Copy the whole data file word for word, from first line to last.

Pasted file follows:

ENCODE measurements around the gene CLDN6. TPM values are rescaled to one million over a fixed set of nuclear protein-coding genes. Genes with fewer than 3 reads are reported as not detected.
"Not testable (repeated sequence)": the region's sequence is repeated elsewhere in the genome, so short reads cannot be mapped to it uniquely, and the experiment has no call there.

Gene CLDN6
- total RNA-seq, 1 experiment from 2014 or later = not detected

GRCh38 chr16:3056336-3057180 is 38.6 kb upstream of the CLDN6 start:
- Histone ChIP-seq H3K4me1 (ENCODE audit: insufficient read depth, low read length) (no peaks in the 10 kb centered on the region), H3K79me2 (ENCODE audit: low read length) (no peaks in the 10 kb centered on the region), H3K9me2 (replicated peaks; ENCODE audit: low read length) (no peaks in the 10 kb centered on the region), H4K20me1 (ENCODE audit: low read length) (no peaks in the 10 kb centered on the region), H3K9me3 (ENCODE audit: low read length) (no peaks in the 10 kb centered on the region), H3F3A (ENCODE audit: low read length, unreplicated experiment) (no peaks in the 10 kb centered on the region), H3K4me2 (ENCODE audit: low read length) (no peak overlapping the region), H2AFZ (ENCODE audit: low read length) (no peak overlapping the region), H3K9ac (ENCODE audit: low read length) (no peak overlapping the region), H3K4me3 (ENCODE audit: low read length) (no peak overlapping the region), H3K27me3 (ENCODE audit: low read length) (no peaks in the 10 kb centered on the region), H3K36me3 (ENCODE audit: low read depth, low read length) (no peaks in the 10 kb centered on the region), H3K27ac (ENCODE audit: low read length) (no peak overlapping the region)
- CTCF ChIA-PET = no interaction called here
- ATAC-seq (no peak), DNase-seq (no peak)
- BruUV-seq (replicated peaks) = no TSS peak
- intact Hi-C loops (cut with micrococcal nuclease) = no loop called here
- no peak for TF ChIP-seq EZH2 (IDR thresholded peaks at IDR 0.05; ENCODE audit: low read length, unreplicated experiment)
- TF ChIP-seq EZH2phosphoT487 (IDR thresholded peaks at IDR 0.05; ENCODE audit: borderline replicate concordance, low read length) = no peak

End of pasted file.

ENCODE measurements around the gene CLDN6. TPM values are rescaled to one million over a fixed set of nuclear protein-coding genes. Genes with fewer than 3 reads are reported as not detected.
"Not testable (repeated sequence)": the region's sequence is repeated elsewhere in the genome, so short reads cannot be mapped to it uniquely, and the experiment has no call there.

Gene CLDN6
- total RNA-seq, 1 experiment from 2014 or later = not detected

GRCh38 chr16:3056336-3057180 is 38.6 kb upstream of the CLDN6 start:
- Histone ChIP-seq H3K4me1 (ENCODE audit: insufficient read depth, low read length) (no peaks in the 10 kb centered on the region), H3K79me2 (ENCODE audit: low read length) (no peaks in the 10 kb centered on the region), H3K9me2 (replicated peaks; ENCODE audit: low read length) (no peaks in the 10 kb centered on the region), H4K20me1 (ENCODE audit: low read length) (no peaks in the 10 kb centered on the region), H3K9me3 (ENCODE audit: low read length) (no peaks in the 10 kb centered on the region), H3F3A (ENCODE audit: low read length, unreplicated experiment) (no peaks in the 10 kb centered on the region), H3K4me2 (ENCODE audit: low read length) (no peak overlapping the region), H2AFZ (ENCODE audit: low read length) (no peak overlapping the region), H3K9ac (ENCODE audit: low read length) (no peak overlapping the region), H3K4me3 (ENCODE audit: low read length) (no peak overlapping the region), H3K27me3 (ENCODE audit: low read length) (no peaks in the 10 kb centered on the region), H3K36me3 (ENCODE audit: low read depth, low read length) (no peaks in the 10 kb centered on the region), H3K27ac (ENCODE audit: low read length) (no peak overlapping the region)
- CTCF ChIA-PET = no interaction called here
- ATAC-seq (no peak), DNase-seq (no peak)
- BruUV-seq (replicated peaks) = no TSS peak
- intact Hi-C loops (cut with micrococcal nuclease) = no loop called here
- no peak for TF ChIP-seq EZH2 (IDR thresholded peaks at IDR 0.05; ENCODE audit: low read length, unreplicated experiment)
- TF ChIP-seq EZH2phosphoT487 (IDR thresholded peaks at IDR 0.05; ENCODE audit: borderline replicate concordance, low read length) = no peak